Unlike Paris, London, New York, and Milan, China’s place on the international fashion stage is relatively new, however, is rising the ranks very fast. According to the Business of Fashion’s China Decoded report, the country is set to overtake the United States as the biggest luxury fashion marketplace in the world.
With the booming Chinese consumer demand, the countries three major cities, Beijing, Shanghai and Hong Kong have attracted fashion shows by luxury brands such as Fendi, Prada and Chloe in 2019 alone. And, with a spotlight on the burgeoning fashion capital of Shanghai, the fashion world is abuzz with Chinese fashion trends.
Locally, the Chinese fashion industry united in 2011, when the first Shanghai Fashion Week took place. Since then, Chinese brands and fashion labels have been admired by the global fashion community. In fact, at the 2019 Milan Fashion Week, seven Chinese designers showcased their work.
And, if there were any doubts on the legitimacy of the Chinese fashion movement, the 2015 Met Gala – themed China: Through The Looking Glass – was paramount in securing China a spot in fashion history.
As the fashion industry continues to evolve the status quo, and with fashion designers like Alexander Wang leading the charge, Chinese fashion trends are inadvertently proving their worth.
So, what are the big Chinese clothing trends currently? Here, we round up six of the biggest fashion trends, straight from the streets of Shanghai.
All In The Detail
Traditional Chinese clothing details like mandarin collars and knotted buttons on dresses are increasingly being incorporated into modern designs. Decorative features include metallic embroidery and historical motifs like the dragon have become commonplace in the Shanghai style set.
The 2019 China Fashion Trend Report by Chinese e-commerce giant Taobao (published on microblogging platform Weibo) provided insight into what the Chinese fashion consumer is looking for and found that Chinese women are seeking a tougher, more androgynous look: think oversized blazers, suits, boyfriend jeans and loose-fitting clothing. In fact, the report revealed that the most searched keyword among female shoppers in 2019 (so far) has been “baggy”. It also stated that the number of women who own a suit is expected to overtake that of men in the next 10 years.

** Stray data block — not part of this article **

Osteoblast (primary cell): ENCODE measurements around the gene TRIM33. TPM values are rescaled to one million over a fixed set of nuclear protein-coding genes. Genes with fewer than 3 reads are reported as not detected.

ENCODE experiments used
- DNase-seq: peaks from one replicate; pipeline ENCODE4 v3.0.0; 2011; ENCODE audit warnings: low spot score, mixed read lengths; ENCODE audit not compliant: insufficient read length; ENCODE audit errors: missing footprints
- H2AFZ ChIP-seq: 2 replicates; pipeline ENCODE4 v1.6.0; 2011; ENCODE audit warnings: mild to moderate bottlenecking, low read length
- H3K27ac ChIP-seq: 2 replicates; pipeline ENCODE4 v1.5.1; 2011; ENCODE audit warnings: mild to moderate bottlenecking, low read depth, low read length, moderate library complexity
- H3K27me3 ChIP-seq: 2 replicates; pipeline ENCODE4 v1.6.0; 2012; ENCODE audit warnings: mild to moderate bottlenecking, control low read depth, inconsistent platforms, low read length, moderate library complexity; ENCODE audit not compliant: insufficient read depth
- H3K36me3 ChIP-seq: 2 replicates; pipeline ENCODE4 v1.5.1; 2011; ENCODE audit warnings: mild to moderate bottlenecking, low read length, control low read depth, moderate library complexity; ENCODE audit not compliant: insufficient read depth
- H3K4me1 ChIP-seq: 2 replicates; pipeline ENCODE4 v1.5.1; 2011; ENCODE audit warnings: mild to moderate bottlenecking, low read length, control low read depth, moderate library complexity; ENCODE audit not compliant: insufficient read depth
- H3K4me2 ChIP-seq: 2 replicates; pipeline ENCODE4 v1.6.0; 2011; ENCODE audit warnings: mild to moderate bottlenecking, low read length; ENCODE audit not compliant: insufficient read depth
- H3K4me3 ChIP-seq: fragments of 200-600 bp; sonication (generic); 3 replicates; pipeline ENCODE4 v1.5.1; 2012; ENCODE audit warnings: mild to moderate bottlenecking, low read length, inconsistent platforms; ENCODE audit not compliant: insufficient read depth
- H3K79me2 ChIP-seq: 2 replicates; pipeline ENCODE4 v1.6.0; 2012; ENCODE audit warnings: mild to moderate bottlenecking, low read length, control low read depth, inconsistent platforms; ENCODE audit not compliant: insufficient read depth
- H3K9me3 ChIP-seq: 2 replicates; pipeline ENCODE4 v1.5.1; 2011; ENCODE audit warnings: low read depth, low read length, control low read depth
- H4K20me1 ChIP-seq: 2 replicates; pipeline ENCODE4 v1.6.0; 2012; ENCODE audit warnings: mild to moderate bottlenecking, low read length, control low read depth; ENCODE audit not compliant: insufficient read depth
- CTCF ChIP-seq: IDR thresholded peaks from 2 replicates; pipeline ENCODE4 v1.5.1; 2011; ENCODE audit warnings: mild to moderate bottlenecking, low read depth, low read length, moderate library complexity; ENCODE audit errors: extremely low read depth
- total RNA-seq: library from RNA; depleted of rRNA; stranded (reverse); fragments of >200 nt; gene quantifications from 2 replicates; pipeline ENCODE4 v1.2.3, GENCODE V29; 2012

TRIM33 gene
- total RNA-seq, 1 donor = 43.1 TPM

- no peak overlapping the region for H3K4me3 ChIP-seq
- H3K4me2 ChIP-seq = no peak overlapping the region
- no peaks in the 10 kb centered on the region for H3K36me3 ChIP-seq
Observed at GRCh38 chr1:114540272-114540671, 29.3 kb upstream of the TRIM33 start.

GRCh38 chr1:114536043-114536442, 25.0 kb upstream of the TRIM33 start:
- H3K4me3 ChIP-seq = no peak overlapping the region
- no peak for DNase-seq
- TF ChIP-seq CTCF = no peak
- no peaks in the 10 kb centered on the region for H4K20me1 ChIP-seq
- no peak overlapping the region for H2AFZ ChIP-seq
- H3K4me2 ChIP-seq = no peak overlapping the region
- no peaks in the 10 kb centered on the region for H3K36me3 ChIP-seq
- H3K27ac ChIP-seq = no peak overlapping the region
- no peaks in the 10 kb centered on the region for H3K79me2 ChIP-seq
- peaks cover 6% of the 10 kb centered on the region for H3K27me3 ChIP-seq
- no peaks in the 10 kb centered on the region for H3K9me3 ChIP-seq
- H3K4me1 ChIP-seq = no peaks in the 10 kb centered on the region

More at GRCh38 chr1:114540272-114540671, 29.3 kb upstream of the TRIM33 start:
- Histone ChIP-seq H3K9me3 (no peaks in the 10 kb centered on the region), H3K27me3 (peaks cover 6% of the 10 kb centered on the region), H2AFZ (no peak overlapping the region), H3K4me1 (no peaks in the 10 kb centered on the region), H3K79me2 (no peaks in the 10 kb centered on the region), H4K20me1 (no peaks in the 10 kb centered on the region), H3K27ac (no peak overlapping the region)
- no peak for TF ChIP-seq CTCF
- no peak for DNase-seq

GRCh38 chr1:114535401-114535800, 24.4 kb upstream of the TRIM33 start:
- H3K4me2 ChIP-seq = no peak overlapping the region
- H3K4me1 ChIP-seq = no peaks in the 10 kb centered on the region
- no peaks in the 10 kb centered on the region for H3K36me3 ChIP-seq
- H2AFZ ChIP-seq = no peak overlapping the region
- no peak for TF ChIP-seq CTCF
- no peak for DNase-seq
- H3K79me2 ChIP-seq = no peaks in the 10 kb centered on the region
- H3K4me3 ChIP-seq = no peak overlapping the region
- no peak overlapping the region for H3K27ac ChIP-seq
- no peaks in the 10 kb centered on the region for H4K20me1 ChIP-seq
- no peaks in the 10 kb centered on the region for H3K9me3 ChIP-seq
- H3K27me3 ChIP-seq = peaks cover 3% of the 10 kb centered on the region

It’s not that surprising then that pantsuits have long been part of the culture. The Zhongshan suit which became popular soon after the People’s Republic of China was established in 1912, although originally considered a male outfit, was also adopted by women. Sometimes known as a Mao Suit, this utilitarian chic two-piece suit is an example of the practical clothing of the time.
As a result, it’s become an iconic piece of Chinese culture and fashion heritage, and the fashionistas are once again loving it, although this time they’re giving it an opulent, feminine twist.
Whether you call it a cheongsam or a qipao, this fitted outfit is one of the country’s most renowned fashion offerings, dating back as far as the Ming Dynasty of the 16th century.
From ancient China to L’Wren Scott’s 2014 London Fashion Week show, the iconic Chinese style has been given the modern reboot it deserves. Drawing heavily on traditional heritage for inspiration, the tight-fitting dress has been modernised by a new wave of Chinese fashion designers over the years.
Hanfu Heats Up
With wide sleeves, crossed collars and long robes, the traditional dress of the Han Chinese, Hanfu has recently made a comeback after a 400-year hiatus. Its rising popularity began in the early 2000s due to the Hanfu Movement: a social movement that according to Business of Fashion, “was their attempt to stand up for Han culture after myriad historical foreign invasions, ethnic Manchu rule during the Qing dynasty (1636-1912), and what they see as phoney multiculturalism in contemporary China.”
Regardless of the political undertones, the sartorial trend is not an everyday fashion choice. It’s currently mostly seen on special occasions as a dress-up choice, however key features of the style can be seen throughout modern designs and have formed the core inspiration for couture designer Guo Pei.
Pyjamas As Daywear
Pyjamas may well be considered nightwear, but many Chinese have long been unfazed by wearing their PJs in public. In fact, in Shanghai, the practice is so common that the local government ran a campaign to encourage residents to stop doing it in the run-up to the 2010 World Expo in order to present a “civilised front”.
Although not necessarily a high fashion trend, it has caught on elsewhere. After all, who doesn’t dream of spending the entire day in their pyjamas? Floaty silk and quirky patterned versions of the two-piece combo have found their way onto red carpets and catwalks around the world.